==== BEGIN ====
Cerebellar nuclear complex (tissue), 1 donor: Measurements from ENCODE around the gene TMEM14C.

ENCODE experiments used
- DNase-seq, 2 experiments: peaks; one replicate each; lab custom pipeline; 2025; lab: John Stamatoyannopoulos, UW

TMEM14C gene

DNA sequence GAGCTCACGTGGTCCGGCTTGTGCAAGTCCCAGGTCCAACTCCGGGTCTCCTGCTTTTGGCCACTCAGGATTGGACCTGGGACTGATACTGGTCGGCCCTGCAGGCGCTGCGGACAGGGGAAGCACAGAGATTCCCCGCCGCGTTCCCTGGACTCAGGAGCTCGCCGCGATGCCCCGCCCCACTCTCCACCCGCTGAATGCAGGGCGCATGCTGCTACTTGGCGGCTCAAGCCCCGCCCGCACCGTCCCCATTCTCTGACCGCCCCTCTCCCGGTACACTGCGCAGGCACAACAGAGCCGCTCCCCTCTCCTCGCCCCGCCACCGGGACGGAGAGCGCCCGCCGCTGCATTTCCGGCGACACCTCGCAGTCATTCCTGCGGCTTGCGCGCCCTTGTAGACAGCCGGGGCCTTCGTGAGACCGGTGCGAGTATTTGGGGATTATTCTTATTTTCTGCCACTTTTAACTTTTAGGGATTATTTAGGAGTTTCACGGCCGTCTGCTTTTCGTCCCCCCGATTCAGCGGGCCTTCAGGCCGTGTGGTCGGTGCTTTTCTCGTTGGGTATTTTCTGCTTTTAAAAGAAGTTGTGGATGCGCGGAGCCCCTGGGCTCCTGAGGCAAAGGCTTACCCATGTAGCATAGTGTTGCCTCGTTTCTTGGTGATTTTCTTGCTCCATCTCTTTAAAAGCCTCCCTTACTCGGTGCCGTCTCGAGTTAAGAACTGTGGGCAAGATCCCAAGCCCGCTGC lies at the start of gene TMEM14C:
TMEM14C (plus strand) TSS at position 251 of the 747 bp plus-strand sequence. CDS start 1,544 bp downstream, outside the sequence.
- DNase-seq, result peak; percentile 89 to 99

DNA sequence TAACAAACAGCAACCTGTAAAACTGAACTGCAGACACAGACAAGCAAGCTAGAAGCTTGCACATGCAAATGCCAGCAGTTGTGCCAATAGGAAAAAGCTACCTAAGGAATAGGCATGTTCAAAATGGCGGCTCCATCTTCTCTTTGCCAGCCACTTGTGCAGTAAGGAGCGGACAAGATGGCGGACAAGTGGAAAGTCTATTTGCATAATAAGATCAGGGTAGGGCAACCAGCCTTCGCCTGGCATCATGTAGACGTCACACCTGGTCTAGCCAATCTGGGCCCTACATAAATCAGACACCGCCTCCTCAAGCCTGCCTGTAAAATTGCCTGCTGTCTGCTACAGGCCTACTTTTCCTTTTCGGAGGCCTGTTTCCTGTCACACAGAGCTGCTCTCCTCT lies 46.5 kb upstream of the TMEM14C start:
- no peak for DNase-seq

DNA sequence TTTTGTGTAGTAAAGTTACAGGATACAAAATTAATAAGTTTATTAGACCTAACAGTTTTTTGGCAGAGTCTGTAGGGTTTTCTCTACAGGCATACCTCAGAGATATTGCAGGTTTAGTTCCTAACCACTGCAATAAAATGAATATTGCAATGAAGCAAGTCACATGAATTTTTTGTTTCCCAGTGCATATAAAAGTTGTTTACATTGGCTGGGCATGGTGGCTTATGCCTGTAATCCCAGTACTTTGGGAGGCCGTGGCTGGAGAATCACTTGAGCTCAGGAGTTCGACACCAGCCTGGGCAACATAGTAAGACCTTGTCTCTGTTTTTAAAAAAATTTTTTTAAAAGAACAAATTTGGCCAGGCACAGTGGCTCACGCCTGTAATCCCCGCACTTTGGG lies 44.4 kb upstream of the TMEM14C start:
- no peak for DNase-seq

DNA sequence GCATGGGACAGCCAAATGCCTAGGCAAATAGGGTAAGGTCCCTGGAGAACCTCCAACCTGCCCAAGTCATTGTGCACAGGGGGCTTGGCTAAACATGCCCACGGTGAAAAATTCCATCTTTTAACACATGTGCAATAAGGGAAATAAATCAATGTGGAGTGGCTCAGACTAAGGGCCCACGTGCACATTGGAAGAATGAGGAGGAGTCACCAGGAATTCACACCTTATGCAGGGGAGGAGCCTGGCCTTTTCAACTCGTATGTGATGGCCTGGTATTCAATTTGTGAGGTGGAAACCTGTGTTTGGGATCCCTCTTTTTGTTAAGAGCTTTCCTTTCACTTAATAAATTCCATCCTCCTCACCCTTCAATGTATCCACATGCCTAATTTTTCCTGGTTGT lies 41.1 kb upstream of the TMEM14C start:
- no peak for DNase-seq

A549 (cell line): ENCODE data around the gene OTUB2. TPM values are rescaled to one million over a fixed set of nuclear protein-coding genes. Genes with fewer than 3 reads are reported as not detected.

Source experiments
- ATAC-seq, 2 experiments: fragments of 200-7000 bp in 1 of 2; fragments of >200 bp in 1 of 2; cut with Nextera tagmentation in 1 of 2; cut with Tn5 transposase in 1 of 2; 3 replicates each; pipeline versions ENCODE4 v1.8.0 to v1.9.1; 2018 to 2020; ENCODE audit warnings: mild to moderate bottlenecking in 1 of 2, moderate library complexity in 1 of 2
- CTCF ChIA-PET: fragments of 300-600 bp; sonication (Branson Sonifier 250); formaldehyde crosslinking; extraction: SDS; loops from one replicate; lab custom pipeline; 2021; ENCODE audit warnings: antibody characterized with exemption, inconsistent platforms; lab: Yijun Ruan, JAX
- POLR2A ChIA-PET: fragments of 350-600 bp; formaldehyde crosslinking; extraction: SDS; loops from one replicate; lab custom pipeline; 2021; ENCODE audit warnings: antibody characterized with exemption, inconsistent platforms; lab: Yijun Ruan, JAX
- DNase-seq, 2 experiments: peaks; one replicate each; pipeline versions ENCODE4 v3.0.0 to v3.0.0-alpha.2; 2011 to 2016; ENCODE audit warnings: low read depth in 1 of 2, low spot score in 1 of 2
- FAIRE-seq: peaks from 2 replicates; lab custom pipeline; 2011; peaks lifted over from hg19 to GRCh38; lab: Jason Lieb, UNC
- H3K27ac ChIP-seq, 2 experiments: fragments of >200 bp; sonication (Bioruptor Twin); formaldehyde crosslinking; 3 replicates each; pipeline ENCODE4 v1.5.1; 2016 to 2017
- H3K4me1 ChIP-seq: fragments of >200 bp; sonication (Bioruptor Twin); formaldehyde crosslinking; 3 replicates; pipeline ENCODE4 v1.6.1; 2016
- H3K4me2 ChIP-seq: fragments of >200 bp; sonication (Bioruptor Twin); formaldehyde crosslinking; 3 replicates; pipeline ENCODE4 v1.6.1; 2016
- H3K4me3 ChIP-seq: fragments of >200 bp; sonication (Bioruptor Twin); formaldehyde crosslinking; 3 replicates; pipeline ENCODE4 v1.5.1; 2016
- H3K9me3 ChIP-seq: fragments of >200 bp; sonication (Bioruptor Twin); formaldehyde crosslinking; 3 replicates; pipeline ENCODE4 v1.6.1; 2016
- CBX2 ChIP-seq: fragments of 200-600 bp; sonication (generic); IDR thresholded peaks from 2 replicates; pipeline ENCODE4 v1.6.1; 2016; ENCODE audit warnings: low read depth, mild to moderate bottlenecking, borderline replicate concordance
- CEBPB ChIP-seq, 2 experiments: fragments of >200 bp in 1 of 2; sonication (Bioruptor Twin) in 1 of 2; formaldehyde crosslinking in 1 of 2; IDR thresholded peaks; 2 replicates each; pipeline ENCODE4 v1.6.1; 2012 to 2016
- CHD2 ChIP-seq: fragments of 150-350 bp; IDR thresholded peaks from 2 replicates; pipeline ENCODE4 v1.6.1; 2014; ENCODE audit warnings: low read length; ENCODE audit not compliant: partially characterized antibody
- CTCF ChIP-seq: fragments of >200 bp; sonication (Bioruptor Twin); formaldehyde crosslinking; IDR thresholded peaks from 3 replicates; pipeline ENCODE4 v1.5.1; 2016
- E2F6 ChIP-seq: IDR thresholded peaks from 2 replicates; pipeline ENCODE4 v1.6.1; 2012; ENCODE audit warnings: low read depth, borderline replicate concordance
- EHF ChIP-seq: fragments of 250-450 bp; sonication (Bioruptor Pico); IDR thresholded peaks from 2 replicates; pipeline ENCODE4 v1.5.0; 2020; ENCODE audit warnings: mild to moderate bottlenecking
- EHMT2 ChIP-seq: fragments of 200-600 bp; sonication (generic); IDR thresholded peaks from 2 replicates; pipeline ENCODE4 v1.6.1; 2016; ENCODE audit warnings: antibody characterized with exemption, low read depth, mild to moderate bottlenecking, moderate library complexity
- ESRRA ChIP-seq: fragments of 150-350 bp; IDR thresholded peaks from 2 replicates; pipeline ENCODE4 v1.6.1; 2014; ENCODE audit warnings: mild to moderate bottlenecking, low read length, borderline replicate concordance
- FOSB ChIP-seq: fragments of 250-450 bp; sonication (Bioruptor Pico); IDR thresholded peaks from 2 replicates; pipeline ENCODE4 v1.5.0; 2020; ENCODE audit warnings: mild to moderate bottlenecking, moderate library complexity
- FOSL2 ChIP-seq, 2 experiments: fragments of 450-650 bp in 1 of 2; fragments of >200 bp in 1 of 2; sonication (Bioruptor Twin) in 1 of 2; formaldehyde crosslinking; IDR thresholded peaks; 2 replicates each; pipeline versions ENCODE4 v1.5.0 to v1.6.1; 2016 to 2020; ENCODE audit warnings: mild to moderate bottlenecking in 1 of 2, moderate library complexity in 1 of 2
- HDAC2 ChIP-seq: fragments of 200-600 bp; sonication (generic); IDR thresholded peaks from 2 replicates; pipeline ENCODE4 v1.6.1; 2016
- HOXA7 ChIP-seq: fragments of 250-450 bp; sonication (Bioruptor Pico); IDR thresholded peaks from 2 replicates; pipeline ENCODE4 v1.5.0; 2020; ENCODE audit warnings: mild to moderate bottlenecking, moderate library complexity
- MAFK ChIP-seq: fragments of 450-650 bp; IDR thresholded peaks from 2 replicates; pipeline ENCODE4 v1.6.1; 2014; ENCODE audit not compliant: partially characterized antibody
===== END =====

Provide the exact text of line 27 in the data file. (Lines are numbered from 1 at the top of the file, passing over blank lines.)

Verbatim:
- CEBPB ChIP-seq, 2 experiments: fragments of >200 bp in 1 of 2; sonication (Bioruptor Twin) in 1 of 2; formaldehyde crosslinking in 1 of 2; IDR thresholded peaks; 2 replicates each; pipeline ENCODE4 v1.6.1; 2012 to 2016